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About rob0126

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  1. i called murray and asked about the procedure. he said he uses his lathe to make a place for a spring, along with a bushing. said its about 1-1.5lb spring and have only had a few saigas maybe scratch the primer but no where near enuff to fire them off. im considering getting this done but wont be back for a few weeks. wish he had spare bolts so i could just purchase one already done, so the rifle wouldnt be down for a week. we need a distributor to sell factory saiga parts.
  2. i emailed ben murray and he said he could modify the bolt to accept a spring, long as the pin is the flat type for 30 plus return shipping.
  3. It's quite simple. The .39 is already free floating. It's free-floating because it has no spring. Im sorry, I mistyped. I meant is their a kit or just a single spring I can add to the current one to make it a spring loaded firing pin, instead of free floating?
  4. The 7.62x39 vepr has one and it can also use a regular free floating one. I can swap in a vepr spring loaded one into a saiga bolt. The firing pin itself is notched to retain the spring. A saiga bolt could use either type with no mods required. However, bear in mind, the saiga/vepr bolt uses a 74 style firing pin. Do you have any pictures to compare, so I can order the exact part to swap out the free floating pin, for a spring loaded one, for my 7.62x39? thanks! Robert
  5. Is their a spring you can add to the firing pin of a 7.62x39 Saiga, so the firing pin would be free floating?
  6. Ok, so the cartridge has to be in the chamber, for the pin to protrude out the back of the rear of the bolt face, while it's engaged with the chamber, right? I didnt want to put a cartridge in the chamber for safety reasons, being inside the house. I noticed the manual says dont dry fire the gun. But considering the firing pin doesn't protrude out the back, with no shell in the chamber, I would guess it's only harming the rear bolt face, no?
  7. Your question was already answered in post #2. No it didn't. Im asking how this mechanism works, so I better understand it. I dont like going blind into anything. I understand a spring loaded system, not a free floating one: I guess I need someone to lay it out for me technically. The firing pin is prevented from moving all the way forward by a live primer. This allows for enough rear length so that the hammer can tag the pin. So does this mean it's a 2 piece firing pin? What Im trying to figure out is, what mechanism pushes the firing pin out the rear enou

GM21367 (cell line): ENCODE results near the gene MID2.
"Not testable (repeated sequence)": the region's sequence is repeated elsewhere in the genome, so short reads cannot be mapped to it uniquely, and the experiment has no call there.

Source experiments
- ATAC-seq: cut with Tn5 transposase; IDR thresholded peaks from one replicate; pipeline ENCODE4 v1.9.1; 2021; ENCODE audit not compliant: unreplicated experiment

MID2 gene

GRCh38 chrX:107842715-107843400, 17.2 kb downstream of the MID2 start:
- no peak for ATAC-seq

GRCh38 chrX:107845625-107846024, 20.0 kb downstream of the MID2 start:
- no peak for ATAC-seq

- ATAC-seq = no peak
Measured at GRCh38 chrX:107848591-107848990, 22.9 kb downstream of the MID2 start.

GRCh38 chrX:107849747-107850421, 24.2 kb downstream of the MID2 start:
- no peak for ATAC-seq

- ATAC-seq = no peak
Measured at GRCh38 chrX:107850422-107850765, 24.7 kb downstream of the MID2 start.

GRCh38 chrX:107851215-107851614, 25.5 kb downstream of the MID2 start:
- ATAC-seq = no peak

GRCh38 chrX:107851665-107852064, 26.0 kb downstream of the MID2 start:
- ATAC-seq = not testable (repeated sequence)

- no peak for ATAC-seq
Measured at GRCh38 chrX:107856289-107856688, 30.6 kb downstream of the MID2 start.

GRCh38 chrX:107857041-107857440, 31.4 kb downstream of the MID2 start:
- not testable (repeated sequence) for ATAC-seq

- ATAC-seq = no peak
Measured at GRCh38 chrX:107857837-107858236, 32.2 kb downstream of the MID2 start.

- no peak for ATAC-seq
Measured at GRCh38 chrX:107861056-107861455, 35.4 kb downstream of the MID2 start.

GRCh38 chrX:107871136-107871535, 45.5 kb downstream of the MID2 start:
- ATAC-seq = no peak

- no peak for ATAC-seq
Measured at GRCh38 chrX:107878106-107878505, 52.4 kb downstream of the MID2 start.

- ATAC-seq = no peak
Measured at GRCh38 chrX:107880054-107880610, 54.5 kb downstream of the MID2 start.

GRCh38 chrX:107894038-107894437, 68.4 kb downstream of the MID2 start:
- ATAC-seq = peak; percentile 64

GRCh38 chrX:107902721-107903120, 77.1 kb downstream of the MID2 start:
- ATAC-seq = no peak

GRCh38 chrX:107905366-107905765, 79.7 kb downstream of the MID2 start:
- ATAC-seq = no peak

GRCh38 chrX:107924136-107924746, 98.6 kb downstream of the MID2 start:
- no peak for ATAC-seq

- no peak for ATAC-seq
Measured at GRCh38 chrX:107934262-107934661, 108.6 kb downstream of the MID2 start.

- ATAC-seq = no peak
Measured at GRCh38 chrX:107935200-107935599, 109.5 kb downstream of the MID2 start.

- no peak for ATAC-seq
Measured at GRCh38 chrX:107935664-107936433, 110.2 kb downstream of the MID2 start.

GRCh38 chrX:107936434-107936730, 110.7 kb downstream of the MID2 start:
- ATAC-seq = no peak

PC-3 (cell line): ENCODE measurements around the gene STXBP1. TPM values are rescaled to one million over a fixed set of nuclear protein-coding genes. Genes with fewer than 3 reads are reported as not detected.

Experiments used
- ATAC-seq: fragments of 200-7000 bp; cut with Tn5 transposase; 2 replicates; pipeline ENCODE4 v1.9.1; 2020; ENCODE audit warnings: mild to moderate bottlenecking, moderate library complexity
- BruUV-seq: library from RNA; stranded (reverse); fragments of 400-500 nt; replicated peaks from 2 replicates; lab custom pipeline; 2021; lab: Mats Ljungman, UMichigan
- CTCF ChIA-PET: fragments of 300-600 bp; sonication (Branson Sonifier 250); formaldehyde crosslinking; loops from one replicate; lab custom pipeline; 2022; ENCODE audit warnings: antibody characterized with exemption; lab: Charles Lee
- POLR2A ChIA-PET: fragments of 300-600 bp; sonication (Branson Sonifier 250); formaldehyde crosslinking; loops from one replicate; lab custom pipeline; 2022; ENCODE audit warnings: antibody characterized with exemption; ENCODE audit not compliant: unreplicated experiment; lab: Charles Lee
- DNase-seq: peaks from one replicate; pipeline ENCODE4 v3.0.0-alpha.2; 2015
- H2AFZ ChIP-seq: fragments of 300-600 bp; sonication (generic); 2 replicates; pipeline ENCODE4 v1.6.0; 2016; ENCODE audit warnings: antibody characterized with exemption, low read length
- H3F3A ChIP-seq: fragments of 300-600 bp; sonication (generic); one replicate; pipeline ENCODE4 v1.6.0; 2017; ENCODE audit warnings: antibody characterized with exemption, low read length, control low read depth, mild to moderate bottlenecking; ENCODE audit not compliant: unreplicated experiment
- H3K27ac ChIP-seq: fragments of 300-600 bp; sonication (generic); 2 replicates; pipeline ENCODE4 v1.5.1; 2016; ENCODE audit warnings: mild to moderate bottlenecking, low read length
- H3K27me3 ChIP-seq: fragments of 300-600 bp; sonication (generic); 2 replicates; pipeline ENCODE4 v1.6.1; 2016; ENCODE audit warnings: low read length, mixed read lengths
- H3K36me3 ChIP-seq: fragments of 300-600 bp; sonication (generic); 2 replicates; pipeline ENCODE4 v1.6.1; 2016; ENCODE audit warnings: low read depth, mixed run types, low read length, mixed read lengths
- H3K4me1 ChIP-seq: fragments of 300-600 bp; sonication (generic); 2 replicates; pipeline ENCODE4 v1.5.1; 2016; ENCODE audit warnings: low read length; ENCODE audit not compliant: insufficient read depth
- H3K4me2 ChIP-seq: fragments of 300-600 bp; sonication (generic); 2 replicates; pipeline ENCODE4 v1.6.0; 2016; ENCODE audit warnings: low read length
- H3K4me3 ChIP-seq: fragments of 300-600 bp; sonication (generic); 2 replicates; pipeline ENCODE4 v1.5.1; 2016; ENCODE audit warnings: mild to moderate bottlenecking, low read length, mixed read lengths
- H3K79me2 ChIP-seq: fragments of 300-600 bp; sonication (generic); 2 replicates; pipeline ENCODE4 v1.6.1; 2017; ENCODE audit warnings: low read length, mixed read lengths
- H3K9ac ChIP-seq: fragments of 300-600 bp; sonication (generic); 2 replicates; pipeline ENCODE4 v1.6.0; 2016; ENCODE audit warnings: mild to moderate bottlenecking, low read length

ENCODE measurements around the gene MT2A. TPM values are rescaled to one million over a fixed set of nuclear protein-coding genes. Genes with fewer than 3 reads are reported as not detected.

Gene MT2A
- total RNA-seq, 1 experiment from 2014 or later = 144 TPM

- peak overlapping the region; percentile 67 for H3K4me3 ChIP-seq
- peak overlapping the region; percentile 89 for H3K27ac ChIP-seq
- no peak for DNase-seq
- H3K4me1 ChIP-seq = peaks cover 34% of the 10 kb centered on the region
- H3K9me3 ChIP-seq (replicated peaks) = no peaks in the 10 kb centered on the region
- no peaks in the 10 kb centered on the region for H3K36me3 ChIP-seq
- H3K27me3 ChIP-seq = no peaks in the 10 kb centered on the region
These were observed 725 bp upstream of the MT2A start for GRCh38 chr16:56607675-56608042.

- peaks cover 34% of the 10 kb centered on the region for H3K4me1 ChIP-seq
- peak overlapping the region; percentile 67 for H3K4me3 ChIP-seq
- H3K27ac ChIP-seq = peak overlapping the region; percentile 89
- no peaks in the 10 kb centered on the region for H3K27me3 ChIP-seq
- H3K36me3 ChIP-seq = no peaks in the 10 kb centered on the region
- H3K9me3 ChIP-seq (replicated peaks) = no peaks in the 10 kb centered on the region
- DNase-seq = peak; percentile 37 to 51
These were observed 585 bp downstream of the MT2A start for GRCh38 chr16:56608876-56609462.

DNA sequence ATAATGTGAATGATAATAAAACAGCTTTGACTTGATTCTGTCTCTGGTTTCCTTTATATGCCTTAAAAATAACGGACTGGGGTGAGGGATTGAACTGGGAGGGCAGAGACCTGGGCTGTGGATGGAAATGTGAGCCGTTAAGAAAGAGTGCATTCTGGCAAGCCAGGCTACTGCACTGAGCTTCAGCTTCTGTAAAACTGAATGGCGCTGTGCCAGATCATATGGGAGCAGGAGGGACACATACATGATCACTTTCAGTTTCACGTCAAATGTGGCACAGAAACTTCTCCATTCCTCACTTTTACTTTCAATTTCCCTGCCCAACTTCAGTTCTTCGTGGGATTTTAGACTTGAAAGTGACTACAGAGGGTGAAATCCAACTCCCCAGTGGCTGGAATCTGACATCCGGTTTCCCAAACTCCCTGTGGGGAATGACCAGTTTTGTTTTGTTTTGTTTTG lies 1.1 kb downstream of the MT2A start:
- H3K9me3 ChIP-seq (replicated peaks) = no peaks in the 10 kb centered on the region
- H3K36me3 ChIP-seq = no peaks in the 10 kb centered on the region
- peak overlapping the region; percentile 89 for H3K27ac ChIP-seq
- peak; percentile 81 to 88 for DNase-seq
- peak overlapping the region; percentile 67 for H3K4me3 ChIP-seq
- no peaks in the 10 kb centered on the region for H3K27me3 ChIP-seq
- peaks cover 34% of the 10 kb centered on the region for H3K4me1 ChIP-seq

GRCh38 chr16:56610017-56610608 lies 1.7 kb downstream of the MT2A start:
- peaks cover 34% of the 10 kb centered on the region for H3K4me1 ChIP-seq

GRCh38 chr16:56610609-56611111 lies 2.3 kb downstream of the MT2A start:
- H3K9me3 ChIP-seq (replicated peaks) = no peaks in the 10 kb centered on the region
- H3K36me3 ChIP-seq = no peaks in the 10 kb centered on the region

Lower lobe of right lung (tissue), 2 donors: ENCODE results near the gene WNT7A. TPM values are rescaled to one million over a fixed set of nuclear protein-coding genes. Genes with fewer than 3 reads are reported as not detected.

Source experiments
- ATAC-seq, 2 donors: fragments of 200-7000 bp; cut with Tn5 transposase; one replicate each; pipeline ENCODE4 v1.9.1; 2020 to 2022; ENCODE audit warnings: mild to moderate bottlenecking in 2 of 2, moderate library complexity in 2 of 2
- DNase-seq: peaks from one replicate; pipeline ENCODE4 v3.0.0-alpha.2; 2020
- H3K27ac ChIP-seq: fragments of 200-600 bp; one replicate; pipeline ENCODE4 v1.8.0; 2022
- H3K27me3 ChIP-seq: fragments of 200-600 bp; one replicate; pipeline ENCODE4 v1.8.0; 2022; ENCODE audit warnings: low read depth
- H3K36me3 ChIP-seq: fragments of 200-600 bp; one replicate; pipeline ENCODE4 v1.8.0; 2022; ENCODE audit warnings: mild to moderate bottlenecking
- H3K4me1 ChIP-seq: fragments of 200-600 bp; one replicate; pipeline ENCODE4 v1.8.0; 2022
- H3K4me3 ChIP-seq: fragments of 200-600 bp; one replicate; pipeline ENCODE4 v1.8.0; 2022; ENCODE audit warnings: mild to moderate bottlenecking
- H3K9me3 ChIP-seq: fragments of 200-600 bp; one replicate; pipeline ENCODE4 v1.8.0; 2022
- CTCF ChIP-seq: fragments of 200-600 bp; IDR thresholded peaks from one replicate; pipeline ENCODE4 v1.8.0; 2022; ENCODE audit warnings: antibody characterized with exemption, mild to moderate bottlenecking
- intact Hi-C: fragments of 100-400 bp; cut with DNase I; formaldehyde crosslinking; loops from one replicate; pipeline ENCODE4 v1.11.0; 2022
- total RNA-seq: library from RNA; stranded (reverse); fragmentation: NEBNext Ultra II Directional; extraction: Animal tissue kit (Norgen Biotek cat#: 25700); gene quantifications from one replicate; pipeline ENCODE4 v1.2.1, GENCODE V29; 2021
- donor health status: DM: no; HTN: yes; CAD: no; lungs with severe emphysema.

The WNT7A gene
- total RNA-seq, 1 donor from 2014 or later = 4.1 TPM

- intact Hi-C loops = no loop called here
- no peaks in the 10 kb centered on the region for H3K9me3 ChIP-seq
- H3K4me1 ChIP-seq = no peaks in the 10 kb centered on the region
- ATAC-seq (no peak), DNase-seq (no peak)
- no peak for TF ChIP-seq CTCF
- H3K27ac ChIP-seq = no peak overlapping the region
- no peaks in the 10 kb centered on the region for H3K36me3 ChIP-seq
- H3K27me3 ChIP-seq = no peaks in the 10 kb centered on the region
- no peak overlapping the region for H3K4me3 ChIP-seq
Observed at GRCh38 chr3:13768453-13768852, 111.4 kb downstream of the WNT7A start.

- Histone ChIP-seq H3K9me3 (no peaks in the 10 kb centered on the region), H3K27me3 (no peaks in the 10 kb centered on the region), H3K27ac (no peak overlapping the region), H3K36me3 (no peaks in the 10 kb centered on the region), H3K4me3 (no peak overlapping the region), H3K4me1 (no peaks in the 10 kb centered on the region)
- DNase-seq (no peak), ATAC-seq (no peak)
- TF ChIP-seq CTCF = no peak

8. So would CorBon jhp's be the safer option?
  9. Received my Saiga 7.62x39 today. Imported by TGI, 09 serial, No step in the barrel.
  10. Might have to pick one up sometime then.
  11. Here's my last question about it: How exactly does the hammer strike the firing pin, when the pin is not protruding out the rear of the bolt, seeing as the hammer then, will only hit the rear of the bolt face? thanks
  12. Haven't had the opportunity to shoot it yet. Have to wait a couple weeks, thats why Im asking.
  13. Ahh, ok. So even pulling the bolt fully back, then letting it fly, to strip a cartridge, and engage, won't set a primer off?
  14. The firing pin is prevented from moving all the way forward by a live primer. This allows for enough rear length so that the hammer can tag the pin. Still puzzled. If I turn the bolt upside down, the firing pin will protrude out from the surface of the bolt face hole, and back in by turning it back up. The manual says the .223 versions have a spring, so Im guessing the rest of them dont. My concern is slam fires, like an SKS. How is this prevented on a Saiga? thanks
  15. I just received my 'sporter' Saiga 7.62x39. Imported by TGI w/ 09 serial. Also has no step in the barrel. After looking over the rifle quite a bit, I noticed how the firing pin is setup, in relation to the hammer. My question is, is the firing pin free floating? Because it looks like it is, and was wondering how, when the hammer drops, that it hits the pin consistently, with no tension on it to stick out from the rear body of the bolt? I dont understand how the pin gets hit by the hammer, thus popping the primer on the cartridge. I do see how the bolt rotates as it comes up
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